Have you ever wondered if your students really understood what you were teaching? I have… many times. After completing lessons where I felt I had done my best, grading my students’ work made it clear that some still didn’t understand the content. What to do?
Things began to change in 1994 when I got my first computer. I was hooked! Was this THE answer? Unfortunately it wasn’t, but I started seeing some positive change. When my district offered grants to teachers to use technology in the classroom, I jumped at the chance. When I received a second grant the next year, I was told the district needed proof that these grants were making a difference. How could I quantify the change I was seeing?
The answer arrived when a colleague introduced me to action research. Action research provided a process I could use to measure student success in a variety of ways, helping me collect data for performances that were previously hard to quantify. When Richard Sagor visited our district to train on this method, I could finally see a clear path to improving my teaching and student learning. Richard wisely advised us to first focus on smaller issues we could control to see what makes a lesson work or not work. This was the beginning of my action research journey.
I decided to focus on projects every three to four weeks, so I could reach conclusions before the end of the school year. I would evaluate several times along the way. I began teaching with note cards and outlining without using computers. These early projects elicited groans from the students, who were eager to get their hands on the computers. As we began to progress from note cards to databases, learning to take pictures and video, scanning pictures, and using the computers in ways the kids had never imagined, my students‘ excitement about what we would do next continued to grow.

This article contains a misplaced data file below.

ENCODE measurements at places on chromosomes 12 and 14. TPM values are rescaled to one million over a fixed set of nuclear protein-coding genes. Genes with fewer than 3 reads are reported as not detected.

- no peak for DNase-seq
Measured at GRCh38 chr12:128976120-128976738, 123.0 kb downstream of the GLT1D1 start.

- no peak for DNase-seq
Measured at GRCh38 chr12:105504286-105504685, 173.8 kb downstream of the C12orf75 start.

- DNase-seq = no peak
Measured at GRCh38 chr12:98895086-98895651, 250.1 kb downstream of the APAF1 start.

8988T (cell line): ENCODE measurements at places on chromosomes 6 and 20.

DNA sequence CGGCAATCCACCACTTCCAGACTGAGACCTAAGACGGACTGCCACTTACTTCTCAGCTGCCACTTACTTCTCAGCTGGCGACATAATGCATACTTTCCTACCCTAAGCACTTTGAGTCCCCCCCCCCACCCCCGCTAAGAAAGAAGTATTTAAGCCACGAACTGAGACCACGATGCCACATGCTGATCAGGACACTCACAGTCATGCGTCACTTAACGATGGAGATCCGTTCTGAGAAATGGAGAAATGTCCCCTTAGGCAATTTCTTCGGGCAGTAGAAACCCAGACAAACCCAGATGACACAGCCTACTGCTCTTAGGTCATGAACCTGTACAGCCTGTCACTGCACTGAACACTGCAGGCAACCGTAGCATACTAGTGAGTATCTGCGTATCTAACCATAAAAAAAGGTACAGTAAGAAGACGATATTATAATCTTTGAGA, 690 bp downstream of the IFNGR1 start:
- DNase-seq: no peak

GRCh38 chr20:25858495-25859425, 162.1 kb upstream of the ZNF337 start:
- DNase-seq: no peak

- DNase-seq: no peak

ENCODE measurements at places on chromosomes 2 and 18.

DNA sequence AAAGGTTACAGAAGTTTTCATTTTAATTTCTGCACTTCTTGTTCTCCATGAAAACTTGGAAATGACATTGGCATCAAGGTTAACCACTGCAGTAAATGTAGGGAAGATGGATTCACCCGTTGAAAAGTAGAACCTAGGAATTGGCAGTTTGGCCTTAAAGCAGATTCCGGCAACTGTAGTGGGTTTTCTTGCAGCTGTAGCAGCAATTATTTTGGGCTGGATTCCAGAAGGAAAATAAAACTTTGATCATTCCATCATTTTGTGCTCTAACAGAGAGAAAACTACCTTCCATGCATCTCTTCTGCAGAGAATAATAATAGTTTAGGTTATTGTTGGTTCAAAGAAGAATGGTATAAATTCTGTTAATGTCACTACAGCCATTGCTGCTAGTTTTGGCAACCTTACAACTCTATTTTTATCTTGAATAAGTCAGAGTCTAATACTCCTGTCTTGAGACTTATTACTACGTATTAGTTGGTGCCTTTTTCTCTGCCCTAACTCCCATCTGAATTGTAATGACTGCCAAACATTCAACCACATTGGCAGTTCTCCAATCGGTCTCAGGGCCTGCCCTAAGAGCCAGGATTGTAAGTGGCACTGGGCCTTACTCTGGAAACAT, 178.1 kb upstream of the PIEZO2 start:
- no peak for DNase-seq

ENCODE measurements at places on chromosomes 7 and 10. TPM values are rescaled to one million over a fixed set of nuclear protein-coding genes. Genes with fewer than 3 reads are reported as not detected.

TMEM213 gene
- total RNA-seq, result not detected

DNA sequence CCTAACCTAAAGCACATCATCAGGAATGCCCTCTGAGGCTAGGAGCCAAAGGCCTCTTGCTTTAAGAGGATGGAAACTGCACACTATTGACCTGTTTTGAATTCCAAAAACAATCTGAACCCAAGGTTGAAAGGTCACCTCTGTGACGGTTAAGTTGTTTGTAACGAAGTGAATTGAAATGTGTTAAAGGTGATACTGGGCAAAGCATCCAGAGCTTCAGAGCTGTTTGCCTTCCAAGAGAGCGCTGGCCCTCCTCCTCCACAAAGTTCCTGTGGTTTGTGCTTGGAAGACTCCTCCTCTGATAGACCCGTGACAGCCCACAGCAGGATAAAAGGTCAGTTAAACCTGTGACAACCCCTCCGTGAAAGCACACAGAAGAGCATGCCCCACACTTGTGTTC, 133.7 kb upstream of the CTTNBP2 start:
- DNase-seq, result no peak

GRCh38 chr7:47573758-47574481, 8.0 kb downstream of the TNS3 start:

I started by using external methods of surveying my class. From having students close their eyes and raise their hands to creating formal surveys to gather numeric data, I worked to find numbers to show my students’ thoughts and feelings about their work. I also used their project work to determine whether I was successful at helping them understand the concepts I was teaching.
On we blazed… trying new, exciting things and all the while collecting measurable results! The data reflected that my students’ grades were improving, as were their attitudes and excitement about learning.
So what did I learn? Every project my students completed (even those on note cards or stapled, smudgy paper) could be measured for success using statistics, surveys, polls, reviews of student work, even the opinions (and expressions!) of the students. Students felt successful, and I also felt successful now that I could show that what I was doing was making their success possible.
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